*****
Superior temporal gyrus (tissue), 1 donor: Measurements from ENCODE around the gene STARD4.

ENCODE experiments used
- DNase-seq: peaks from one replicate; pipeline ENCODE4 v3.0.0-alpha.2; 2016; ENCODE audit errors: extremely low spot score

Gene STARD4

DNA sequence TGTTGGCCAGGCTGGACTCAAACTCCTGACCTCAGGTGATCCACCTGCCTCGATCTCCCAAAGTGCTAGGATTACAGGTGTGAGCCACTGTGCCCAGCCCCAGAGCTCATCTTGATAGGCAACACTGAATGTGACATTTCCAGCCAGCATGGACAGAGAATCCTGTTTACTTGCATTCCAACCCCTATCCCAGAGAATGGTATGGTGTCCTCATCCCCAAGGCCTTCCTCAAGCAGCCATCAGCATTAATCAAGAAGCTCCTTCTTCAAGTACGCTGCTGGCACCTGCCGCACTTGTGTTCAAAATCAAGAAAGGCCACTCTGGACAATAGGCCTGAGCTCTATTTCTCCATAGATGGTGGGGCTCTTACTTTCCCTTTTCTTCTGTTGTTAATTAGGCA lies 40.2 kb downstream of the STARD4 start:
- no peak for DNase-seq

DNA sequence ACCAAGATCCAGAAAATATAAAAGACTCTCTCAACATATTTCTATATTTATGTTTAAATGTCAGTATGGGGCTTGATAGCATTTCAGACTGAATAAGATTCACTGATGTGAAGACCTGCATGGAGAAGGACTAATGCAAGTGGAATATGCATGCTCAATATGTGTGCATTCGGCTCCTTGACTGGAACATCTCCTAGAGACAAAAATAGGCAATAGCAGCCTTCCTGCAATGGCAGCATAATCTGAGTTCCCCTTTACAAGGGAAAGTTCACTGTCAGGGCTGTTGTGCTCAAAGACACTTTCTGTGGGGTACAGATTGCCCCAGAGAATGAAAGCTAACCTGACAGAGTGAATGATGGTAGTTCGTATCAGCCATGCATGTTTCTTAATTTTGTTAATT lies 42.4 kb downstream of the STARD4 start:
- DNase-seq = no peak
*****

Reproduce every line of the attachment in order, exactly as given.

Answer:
Superior temporal gyrus (tissue), 1 donor: Measurements from ENCODE around the gene STARD4.

ENCODE experiments used
- DNase-seq: peaks from one replicate; pipeline ENCODE4 v3.0.0-alpha.2; 2016; ENCODE audit errors: extremely low spot score

Gene STARD4

DNA sequence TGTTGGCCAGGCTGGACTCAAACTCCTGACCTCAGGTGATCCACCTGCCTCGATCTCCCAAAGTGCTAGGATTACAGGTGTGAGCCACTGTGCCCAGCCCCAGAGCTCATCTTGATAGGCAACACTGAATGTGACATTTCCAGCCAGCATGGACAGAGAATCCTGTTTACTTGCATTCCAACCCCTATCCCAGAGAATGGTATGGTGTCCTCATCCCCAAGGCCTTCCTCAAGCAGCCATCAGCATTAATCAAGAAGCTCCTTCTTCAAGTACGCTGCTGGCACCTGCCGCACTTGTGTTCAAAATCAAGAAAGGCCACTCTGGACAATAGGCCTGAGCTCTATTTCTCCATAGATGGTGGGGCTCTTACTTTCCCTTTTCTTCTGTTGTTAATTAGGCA lies 40.2 kb downstream of the STARD4 start:
- no peak for DNase-seq

DNA sequence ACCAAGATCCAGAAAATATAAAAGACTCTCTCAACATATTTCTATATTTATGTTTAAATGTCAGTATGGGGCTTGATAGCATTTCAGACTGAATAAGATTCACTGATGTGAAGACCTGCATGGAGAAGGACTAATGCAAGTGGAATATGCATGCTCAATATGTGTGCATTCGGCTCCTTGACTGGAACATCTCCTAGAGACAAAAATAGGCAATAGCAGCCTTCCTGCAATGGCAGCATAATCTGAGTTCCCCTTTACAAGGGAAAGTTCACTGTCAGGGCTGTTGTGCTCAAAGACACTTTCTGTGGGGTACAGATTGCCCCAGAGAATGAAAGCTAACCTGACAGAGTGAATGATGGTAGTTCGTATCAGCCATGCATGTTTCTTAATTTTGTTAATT lies 42.4 kb downstream of the STARD4 start:
- DNase-seq = no peak